Extrapolating to all companies and total profits one could estimate that each household in Sweden pays about the same amount of “taxes” to private businesses as they pay in taxes to the community, state and local. How this can go on year after year with only marginal comments in the main media should have been some kind of mystery, at least. But there are “explanations”.

The first line of defense is that we all provide the huge profits to capitalists on a voluntary basis. And yes, we are not forced by anyone to buy any goods or services… unless we don’t want to become homeless and live on the sidewalks. It’s rather difficult to survive without feeding the wolfs, although there are some alternatives in the margin, such as cooperatives and the like.

We can take the Swedish bank system as an example. There are four major banks which provide all necessary banking services in this country. For everyone with a normal private economy it’s almost imperative to apply to any of these four banks for services. And these banks don’t compete with prices. They charge too high interest rates on loans and offers too low on deposits, thus making huge profits, half of which they hand out to their owners this year.

If the four banks would arrange meetings in which they agree on this oligopolistic pricing, it would be illegal. But no meetings are necessary. They know perfectly well how to keep interest rates on profitable levels and how to prevent competition, thereby forcing an average household to pay the equivalent of one month’s salary in “taxes” to their bank each year. And we are all enough disciplined not to start any tax revolt in this case, in fact not even react in the most modest way.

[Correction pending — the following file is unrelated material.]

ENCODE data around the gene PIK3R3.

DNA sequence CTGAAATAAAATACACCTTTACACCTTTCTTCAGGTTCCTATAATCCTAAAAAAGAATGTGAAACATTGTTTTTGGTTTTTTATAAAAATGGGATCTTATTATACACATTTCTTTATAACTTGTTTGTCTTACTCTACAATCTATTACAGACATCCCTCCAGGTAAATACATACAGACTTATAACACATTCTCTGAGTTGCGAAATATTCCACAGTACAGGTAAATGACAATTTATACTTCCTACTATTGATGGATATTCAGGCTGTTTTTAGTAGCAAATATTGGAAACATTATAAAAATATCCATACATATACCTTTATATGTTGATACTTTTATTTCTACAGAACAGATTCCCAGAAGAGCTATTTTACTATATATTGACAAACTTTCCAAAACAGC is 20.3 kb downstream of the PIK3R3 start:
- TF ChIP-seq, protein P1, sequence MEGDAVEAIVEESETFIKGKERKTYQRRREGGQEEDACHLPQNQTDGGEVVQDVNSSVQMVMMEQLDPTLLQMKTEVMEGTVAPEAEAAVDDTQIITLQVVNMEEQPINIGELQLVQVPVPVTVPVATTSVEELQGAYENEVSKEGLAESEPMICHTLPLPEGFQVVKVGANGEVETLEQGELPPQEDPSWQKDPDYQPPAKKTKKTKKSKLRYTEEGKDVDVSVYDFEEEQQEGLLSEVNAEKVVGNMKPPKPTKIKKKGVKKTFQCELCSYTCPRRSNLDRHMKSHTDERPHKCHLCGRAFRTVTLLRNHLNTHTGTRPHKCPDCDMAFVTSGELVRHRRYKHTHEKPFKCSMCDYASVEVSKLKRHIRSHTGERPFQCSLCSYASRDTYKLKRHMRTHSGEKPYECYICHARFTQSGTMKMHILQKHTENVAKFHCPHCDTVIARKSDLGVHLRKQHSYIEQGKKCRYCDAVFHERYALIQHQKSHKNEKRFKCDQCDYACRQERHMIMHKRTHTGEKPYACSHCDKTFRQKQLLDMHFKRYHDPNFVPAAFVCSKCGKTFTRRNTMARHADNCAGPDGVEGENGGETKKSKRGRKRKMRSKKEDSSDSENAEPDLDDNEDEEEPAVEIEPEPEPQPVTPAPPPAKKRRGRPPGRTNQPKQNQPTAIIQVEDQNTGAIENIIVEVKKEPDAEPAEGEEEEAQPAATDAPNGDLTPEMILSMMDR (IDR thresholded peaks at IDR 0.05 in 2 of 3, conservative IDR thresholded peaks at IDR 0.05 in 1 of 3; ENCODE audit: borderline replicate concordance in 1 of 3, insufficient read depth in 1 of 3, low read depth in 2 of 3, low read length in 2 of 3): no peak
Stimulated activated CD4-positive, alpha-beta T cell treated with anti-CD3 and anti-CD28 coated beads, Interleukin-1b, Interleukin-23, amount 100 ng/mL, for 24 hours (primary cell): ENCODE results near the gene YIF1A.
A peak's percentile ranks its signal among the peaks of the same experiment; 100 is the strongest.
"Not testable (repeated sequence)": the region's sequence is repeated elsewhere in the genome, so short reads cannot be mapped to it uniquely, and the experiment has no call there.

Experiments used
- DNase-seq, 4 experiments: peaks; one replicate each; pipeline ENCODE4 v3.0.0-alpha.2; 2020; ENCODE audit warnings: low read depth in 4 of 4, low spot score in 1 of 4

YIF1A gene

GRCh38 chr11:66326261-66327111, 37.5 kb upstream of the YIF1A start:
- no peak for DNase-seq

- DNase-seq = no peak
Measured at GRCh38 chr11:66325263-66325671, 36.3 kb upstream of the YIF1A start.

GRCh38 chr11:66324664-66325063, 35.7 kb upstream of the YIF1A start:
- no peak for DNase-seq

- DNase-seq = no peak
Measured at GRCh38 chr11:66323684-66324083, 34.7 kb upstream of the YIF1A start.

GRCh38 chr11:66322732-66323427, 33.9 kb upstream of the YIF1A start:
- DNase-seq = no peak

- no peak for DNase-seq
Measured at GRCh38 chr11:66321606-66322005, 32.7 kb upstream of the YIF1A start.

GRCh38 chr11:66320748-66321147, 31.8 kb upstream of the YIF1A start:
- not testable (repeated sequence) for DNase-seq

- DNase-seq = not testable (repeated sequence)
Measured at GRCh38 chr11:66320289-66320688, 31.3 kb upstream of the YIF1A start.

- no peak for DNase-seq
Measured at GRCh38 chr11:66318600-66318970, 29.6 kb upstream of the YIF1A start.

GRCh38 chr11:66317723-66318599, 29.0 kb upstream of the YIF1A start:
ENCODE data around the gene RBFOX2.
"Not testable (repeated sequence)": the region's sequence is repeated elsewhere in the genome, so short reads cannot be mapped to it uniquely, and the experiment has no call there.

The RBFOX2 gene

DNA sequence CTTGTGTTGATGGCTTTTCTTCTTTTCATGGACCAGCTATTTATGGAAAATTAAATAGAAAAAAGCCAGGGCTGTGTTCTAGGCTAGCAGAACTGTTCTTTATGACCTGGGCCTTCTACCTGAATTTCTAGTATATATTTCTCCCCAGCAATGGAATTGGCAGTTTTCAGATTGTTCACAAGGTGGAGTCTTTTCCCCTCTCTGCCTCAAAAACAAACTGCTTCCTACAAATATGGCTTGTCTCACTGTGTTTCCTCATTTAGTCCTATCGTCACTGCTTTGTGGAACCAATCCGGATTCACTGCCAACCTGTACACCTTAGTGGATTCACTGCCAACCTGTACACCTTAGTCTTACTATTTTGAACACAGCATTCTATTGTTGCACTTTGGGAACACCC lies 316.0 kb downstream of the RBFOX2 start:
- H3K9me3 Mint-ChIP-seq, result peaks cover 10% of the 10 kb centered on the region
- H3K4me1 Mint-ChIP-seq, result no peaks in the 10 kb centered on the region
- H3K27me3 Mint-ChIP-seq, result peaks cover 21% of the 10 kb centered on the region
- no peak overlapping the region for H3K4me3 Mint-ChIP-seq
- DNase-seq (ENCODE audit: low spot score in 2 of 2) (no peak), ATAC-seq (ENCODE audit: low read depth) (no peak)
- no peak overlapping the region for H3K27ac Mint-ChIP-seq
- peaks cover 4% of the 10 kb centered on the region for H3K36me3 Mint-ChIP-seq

Another line of defense for businesses when they practically steal from consumers to create profits is that some of the stolen property returns to ordinary people through pension funds, who are large investors in shares and bonds. That’s of course true but rather pointless. To first deprive people of money, only to give back some part of it, is in all circumstances to drain off wealth in benefit of a rich minority.

It’s a fact that Swedish industries are large exporters, thus that their profits in part are paid by foreigners. If this would be an argument it’s also true that there are many foreign companies operating in Sweden with the opposite effect. But it’s of course a lousy argument. Where the ordinary people who pay for the profits happen to live should be irrelevant.

We are made to believe that profit is a necessary concept in a capitalist society. But in fact profit is an anomaly within neoclassical economic theory. In that model the productive factors worthy of compensation are labor and capital, through wage and interest respectively. To become valid the theory presupposes perfect competition, which entails that economic actors will compete until the margin for profits is compressed to nil.

This inconvenient circumstance has of course bothered economists eager to defend the prevailing system, and numerous attempts have been made to extract something productive from the capitalists’ juggling with their money. But this is a problem just for a narrow world of theoretical discussion. In real life the disastrous shortcoming of the dominant economic theory is totally ignored. Profit is not just considered absolutely natural but indeed one of the most important indicators of the health of an economy.